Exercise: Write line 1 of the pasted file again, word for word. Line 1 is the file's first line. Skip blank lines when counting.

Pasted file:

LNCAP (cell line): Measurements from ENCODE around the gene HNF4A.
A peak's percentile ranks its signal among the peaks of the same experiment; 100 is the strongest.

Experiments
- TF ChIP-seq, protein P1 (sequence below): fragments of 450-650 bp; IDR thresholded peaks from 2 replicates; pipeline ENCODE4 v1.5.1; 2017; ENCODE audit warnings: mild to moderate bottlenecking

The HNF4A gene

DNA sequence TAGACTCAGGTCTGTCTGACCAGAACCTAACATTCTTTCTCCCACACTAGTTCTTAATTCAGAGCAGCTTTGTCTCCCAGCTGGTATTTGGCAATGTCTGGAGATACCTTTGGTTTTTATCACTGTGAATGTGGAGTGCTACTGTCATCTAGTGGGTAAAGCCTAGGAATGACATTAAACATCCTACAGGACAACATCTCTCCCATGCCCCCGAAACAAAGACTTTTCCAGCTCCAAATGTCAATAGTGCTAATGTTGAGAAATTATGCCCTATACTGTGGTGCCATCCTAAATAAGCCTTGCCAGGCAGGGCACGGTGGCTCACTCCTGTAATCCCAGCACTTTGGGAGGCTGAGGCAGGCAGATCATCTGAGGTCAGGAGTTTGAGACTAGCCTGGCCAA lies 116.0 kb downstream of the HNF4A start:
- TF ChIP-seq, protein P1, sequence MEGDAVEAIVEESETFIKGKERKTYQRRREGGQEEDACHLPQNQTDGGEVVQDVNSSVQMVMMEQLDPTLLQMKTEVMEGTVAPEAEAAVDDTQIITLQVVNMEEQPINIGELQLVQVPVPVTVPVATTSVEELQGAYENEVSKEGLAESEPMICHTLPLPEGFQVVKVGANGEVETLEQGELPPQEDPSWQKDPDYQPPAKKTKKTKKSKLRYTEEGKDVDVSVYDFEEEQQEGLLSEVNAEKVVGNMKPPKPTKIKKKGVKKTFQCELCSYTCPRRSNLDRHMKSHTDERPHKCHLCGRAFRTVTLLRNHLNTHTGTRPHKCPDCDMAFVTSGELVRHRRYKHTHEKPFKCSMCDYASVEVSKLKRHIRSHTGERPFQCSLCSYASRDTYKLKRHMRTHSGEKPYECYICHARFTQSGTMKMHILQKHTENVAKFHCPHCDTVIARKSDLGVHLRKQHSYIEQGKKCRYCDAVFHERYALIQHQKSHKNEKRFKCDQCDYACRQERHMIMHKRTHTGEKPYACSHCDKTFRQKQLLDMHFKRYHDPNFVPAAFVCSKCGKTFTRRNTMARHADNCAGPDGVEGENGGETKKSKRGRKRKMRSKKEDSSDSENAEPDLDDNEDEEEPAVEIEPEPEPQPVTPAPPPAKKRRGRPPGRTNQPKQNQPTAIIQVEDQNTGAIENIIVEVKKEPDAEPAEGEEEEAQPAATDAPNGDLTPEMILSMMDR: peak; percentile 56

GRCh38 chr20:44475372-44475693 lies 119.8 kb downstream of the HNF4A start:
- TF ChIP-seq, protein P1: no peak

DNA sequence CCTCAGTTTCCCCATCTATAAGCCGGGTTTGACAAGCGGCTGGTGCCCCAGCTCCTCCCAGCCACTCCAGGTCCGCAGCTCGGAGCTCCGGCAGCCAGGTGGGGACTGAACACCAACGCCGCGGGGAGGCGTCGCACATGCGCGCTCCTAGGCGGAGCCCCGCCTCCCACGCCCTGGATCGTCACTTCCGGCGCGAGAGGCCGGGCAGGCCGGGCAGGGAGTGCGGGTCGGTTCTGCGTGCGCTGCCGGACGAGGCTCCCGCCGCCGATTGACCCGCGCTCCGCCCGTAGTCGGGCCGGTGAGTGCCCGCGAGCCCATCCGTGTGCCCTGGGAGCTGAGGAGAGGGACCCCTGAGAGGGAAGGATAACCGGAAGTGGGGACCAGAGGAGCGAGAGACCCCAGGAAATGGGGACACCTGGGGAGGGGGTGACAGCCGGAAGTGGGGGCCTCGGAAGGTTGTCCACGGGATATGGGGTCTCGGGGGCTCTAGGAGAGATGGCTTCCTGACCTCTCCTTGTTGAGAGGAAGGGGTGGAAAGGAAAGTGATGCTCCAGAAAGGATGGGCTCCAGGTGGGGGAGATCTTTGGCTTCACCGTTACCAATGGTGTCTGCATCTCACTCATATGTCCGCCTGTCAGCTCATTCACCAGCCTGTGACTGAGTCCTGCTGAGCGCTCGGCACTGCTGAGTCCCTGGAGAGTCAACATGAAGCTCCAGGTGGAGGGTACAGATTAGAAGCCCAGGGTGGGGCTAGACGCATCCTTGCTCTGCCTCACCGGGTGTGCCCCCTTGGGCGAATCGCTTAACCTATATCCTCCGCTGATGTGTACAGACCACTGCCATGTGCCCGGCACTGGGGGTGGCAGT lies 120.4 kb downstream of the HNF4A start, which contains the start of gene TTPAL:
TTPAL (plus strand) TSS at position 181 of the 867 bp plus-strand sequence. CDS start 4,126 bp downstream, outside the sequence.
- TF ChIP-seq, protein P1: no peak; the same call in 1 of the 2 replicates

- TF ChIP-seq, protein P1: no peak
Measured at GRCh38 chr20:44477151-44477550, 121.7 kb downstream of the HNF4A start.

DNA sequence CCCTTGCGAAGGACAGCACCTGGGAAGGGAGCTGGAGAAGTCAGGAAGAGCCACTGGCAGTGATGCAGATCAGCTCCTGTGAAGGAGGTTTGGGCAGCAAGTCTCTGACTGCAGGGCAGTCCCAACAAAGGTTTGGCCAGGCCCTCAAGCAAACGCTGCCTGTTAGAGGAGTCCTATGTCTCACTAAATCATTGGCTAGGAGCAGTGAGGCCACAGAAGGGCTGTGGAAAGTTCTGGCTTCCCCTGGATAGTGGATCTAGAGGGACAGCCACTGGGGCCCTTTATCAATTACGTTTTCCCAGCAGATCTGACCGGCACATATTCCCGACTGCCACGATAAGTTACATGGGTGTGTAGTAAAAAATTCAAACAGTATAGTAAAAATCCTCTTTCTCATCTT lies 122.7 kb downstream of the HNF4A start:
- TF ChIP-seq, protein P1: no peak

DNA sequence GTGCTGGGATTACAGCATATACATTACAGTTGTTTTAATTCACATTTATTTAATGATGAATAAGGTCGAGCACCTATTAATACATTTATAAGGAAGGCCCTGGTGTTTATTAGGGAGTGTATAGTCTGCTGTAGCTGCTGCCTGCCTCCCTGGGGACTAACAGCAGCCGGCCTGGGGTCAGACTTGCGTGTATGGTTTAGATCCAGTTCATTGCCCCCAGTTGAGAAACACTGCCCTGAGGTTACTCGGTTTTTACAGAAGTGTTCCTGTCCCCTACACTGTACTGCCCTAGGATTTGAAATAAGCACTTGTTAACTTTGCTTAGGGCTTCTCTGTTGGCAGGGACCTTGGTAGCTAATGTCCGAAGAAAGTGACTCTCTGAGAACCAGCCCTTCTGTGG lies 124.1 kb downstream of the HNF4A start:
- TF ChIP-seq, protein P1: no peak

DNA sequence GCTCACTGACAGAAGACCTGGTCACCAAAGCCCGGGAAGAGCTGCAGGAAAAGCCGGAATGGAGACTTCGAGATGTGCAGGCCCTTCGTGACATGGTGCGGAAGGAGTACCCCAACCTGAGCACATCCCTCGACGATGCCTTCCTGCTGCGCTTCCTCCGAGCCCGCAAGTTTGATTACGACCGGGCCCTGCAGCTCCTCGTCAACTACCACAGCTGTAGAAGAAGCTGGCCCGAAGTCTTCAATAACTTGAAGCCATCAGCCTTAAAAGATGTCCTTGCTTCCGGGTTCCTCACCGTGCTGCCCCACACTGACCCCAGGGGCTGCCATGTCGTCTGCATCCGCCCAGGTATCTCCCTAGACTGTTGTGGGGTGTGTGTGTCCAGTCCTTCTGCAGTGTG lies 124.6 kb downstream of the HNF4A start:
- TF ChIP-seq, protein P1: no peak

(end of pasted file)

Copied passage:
LNCAP (cell line): Measurements from ENCODE around the gene HNF4A.